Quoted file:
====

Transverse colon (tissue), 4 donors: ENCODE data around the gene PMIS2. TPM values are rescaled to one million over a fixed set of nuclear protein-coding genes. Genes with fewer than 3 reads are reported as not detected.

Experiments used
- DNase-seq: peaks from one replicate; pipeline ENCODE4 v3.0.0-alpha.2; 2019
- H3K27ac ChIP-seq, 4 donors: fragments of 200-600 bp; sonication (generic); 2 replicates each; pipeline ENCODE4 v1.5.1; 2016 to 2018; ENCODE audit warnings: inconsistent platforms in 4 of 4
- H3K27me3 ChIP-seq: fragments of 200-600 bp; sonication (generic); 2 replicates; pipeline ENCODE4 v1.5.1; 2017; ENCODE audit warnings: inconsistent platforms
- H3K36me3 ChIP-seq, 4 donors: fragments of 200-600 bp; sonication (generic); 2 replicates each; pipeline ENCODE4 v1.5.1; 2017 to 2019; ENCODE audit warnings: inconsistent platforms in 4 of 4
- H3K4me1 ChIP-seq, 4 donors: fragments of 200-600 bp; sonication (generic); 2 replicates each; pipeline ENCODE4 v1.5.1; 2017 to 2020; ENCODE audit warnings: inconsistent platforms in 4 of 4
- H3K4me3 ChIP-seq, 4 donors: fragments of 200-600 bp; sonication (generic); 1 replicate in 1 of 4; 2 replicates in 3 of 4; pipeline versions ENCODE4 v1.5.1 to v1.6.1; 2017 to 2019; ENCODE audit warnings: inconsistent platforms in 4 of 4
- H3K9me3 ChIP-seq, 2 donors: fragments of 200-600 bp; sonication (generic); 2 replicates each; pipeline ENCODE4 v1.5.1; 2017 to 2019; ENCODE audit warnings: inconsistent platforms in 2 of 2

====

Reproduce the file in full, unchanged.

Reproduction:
Transverse colon (tissue), 4 donors: ENCODE data around the gene PMIS2. TPM values are rescaled to one million over a fixed set of nuclear protein-coding genes. Genes with fewer than 3 reads are reported as not detected.

Experiments used
- DNase-seq: peaks from one replicate; pipeline ENCODE4 v3.0.0-alpha.2; 2019
- H3K27ac ChIP-seq, 4 donors: fragments of 200-600 bp; sonication (generic); 2 replicates each; pipeline ENCODE4 v1.5.1; 2016 to 2018; ENCODE audit warnings: inconsistent platforms in 4 of 4
- H3K27me3 ChIP-seq: fragments of 200-600 bp; sonication (generic); 2 replicates; pipeline ENCODE4 v1.5.1; 2017; ENCODE audit warnings: inconsistent platforms
- H3K36me3 ChIP-seq, 4 donors: fragments of 200-600 bp; sonication (generic); 2 replicates each; pipeline ENCODE4 v1.5.1; 2017 to 2019; ENCODE audit warnings: inconsistent platforms in 4 of 4
- H3K4me1 ChIP-seq, 4 donors: fragments of 200-600 bp; sonication (generic); 2 replicates each; pipeline ENCODE4 v1.5.1; 2017 to 2020; ENCODE audit warnings: inconsistent platforms in 4 of 4
- H3K4me3 ChIP-seq, 4 donors: fragments of 200-600 bp; sonication (generic); 1 replicate in 1 of 4; 2 replicates in 3 of 4; pipeline versions ENCODE4 v1.5.1 to v1.6.1; 2017 to 2019; ENCODE audit warnings: inconsistent platforms in 4 of 4
- H3K9me3 ChIP-seq, 2 donors: fragments of 200-600 bp; sonication (generic); 2 replicates each; pipeline ENCODE4 v1.5.1; 2017 to 2019; ENCODE audit warnings: inconsistent platforms in 2 of 2